How lovebirds maneuver through crosswinds in the dark

Pilots need complex instruments and training to safely fly through gusts when their vision is deprived. In contrast, birds fly reliably over open water and at night, despite being more susceptible to gusts due to their much lower flight speeds. We found that even inexperienced lovebirds can navigate through strong opposing gusts in the dark. Their ability is surprising, because it was previously thought that diurnal animals needed a visual horizon and image features moving over their retina to maneuver. (This work was the culmination of a multi-year project that started when PI Quinn was in the Lentink Lab at Stanford University.)


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Authors: Daniel Quinn, Daniel Kress, Eric Chang, Andrea Stein, Michal Wegrzynski, David Lentink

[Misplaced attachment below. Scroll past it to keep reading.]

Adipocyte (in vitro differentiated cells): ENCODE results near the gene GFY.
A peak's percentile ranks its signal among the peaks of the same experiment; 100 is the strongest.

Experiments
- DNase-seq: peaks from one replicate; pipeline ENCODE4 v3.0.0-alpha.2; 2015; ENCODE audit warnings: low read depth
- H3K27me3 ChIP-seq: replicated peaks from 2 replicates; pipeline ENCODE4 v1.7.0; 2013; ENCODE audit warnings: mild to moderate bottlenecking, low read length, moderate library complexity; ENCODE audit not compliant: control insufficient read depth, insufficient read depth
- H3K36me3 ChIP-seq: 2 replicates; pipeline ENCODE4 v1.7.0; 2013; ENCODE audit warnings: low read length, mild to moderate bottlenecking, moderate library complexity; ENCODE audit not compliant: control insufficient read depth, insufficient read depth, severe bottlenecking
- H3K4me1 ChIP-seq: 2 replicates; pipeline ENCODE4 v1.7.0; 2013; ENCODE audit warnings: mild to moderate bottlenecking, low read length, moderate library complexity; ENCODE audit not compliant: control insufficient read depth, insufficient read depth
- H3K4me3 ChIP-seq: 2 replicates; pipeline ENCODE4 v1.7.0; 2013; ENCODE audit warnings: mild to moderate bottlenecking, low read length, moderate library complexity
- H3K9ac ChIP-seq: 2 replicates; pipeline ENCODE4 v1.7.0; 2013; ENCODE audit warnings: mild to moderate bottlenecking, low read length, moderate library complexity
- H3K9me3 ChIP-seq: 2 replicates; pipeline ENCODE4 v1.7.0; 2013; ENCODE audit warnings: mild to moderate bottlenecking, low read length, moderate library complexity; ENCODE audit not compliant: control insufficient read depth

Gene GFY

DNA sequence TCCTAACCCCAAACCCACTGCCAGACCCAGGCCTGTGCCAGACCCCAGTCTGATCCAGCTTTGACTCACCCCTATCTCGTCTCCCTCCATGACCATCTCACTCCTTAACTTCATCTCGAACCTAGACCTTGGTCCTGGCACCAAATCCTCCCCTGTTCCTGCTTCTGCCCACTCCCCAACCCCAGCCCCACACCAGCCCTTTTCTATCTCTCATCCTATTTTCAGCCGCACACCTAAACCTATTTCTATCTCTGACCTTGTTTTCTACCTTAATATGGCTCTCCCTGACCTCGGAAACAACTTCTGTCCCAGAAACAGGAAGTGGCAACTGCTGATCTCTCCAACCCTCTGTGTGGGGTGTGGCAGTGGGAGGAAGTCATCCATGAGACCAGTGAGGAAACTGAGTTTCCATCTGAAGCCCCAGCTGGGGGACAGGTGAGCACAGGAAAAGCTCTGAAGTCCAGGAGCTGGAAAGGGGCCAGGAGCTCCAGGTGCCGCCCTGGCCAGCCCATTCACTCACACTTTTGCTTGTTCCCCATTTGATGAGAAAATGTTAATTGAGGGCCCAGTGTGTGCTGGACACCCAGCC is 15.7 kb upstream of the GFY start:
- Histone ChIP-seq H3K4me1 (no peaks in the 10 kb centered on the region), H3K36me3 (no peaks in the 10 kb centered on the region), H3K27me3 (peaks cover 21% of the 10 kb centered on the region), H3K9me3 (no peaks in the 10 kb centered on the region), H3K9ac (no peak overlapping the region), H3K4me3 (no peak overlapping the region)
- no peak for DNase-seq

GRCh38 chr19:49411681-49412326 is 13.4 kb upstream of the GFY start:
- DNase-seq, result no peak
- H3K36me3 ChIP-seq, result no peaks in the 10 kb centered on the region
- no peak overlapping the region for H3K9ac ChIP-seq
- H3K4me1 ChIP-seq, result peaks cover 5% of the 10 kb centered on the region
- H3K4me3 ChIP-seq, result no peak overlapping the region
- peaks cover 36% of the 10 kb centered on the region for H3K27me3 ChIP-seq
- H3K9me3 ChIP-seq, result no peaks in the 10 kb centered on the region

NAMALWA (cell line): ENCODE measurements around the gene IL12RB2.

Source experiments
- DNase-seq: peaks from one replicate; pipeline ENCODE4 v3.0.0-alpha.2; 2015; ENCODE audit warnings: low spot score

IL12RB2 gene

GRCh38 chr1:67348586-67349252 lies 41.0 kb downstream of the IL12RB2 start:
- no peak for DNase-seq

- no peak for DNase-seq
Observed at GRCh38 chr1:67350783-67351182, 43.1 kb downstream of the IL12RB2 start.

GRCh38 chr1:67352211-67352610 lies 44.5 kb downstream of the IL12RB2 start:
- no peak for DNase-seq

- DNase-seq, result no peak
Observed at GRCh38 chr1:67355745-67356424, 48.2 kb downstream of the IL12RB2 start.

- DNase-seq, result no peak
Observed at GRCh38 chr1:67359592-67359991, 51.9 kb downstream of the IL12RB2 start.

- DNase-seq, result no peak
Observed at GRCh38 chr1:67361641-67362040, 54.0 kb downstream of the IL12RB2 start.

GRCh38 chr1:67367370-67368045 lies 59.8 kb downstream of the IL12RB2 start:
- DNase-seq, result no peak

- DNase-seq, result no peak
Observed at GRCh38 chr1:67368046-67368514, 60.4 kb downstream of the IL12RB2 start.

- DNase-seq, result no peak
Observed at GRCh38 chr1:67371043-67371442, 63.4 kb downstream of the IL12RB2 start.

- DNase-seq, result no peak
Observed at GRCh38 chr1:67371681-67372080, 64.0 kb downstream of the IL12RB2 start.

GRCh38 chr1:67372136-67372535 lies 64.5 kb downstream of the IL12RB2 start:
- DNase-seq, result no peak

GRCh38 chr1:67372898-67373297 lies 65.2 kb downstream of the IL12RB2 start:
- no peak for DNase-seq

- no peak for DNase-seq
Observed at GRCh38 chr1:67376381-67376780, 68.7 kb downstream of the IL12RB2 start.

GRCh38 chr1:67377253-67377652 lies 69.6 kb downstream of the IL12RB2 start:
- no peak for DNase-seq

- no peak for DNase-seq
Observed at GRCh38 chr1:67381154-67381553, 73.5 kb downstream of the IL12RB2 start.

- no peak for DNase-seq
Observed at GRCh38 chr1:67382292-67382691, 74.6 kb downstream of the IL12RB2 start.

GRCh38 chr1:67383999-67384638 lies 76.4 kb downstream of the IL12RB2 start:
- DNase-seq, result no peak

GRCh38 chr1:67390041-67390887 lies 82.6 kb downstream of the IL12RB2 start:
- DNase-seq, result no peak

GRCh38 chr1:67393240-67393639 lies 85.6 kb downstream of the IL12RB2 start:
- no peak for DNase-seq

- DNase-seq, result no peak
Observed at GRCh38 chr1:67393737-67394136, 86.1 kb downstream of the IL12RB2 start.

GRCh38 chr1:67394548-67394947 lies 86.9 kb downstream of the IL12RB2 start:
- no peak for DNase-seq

Abstract: Flying birds maneuver effectively through lateral gusts, even when gust speeds are as high as flight speeds. What information birds use to sense gusts and how they compensate is largely unknown. We found that lovebirds can maneuver through 45° lateral gusts similarly well in forest-, lake-, and cave-like visual environments. Despite being diurnal and raised in captivity, the birds fly to their goal perch with only a dim point light source as a beacon, showing that they do not need optic flow or a visual horizon to maneuver. To accomplish this feat, lovebirds primarily yaw their bodies into the gust while fixating their head on the goal using neck angles of up to 30°. Our corroborated model for proportional yaw reorientation and speed control shows how lovebirds can compensate for lateral gusts informed by muscle proprioceptive cues from neck twist. The neck muscles not only stabilize the lovebirds’ visual and inertial head orientations by compensating low-frequency body maneuvers, but also attenuate faster 3D wingbeat-induced perturbations. This head stabilization enables the vestibular system to sense the direction of gravity. Apparently, the visual horizon can be replaced by a gravitational horizon to inform the observed horizontal gust compensation ma- neuvers in the dark. Our scaling analysis shows how this minimal sensorimotor solution scales favorably for bigger birds, offering local wind angle feedback within a wingbeat. The way lovebirds glean wind orientation may thus inform minimal control algo- rithms that enable aerial robots to maneuver in similar windy and dark environments.

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